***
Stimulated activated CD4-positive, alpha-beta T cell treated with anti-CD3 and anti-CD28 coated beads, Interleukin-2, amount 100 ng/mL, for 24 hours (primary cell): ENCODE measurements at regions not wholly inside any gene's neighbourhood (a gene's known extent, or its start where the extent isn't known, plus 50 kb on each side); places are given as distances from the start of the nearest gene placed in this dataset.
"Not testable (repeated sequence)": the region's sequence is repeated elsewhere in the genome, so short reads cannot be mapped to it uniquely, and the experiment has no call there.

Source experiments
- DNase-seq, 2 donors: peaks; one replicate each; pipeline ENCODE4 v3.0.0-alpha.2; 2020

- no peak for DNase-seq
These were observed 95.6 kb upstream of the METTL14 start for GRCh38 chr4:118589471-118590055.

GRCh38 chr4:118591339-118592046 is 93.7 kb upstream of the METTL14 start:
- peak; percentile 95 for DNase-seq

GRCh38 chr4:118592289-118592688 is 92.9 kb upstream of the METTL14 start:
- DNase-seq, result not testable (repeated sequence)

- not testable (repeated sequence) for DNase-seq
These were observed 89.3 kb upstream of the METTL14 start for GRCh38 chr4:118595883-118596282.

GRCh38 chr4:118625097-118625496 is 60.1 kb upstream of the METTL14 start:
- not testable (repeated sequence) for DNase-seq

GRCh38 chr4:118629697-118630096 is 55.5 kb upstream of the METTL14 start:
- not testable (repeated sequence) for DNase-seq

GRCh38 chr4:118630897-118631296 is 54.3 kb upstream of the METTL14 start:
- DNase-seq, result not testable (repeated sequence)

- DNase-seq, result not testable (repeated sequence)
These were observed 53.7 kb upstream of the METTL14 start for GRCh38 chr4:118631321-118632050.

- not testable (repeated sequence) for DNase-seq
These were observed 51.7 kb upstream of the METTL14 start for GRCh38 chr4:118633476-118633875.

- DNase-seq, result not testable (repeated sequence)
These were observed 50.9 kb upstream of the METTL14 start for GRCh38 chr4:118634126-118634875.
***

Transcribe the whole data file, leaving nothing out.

Stimulated activated CD4-positive, alpha-beta T cell treated with anti-CD3 and anti-CD28 coated beads, Interleukin-2, amount 100 ng/mL, for 24 hours (primary cell): ENCODE measurements at regions not wholly inside any gene's neighbourhood (a gene's known extent, or its start where the extent isn't known, plus 50 kb on each side); places are given as distances from the start of the nearest gene placed in this dataset.
"Not testable (repeated sequence)": the region's sequence is repeated elsewhere in the genome, so short reads cannot be mapped to it uniquely, and the experiment has no call there.

Source experiments
- DNase-seq, 2 donors: peaks; one replicate each; pipeline ENCODE4 v3.0.0-alpha.2; 2020

- no peak for DNase-seq
These were observed 95.6 kb upstream of the METTL14 start for GRCh38 chr4:118589471-118590055.

GRCh38 chr4:118591339-118592046 is 93.7 kb upstream of the METTL14 start:
- peak; percentile 95 for DNase-seq

GRCh38 chr4:118592289-118592688 is 92.9 kb upstream of the METTL14 start:
- DNase-seq, result not testable (repeated sequence)

- not testable (repeated sequence) for DNase-seq
These were observed 89.3 kb upstream of the METTL14 start for GRCh38 chr4:118595883-118596282.

GRCh38 chr4:118625097-118625496 is 60.1 kb upstream of the METTL14 start:
- not testable (repeated sequence) for DNase-seq

GRCh38 chr4:118629697-118630096 is 55.5 kb upstream of the METTL14 start:
- not testable (repeated sequence) for DNase-seq

GRCh38 chr4:118630897-118631296 is 54.3 kb upstream of the METTL14 start:
- DNase-seq, result not testable (repeated sequence)

- DNase-seq, result not testable (repeated sequence)
These were observed 53.7 kb upstream of the METTL14 start for GRCh38 chr4:118631321-118632050.

- not testable (repeated sequence) for DNase-seq
These were observed 51.7 kb upstream of the METTL14 start for GRCh38 chr4:118633476-118633875.

- DNase-seq, result not testable (repeated sequence)
These were observed 50.9 kb upstream of the METTL14 start for GRCh38 chr4:118634126-118634875.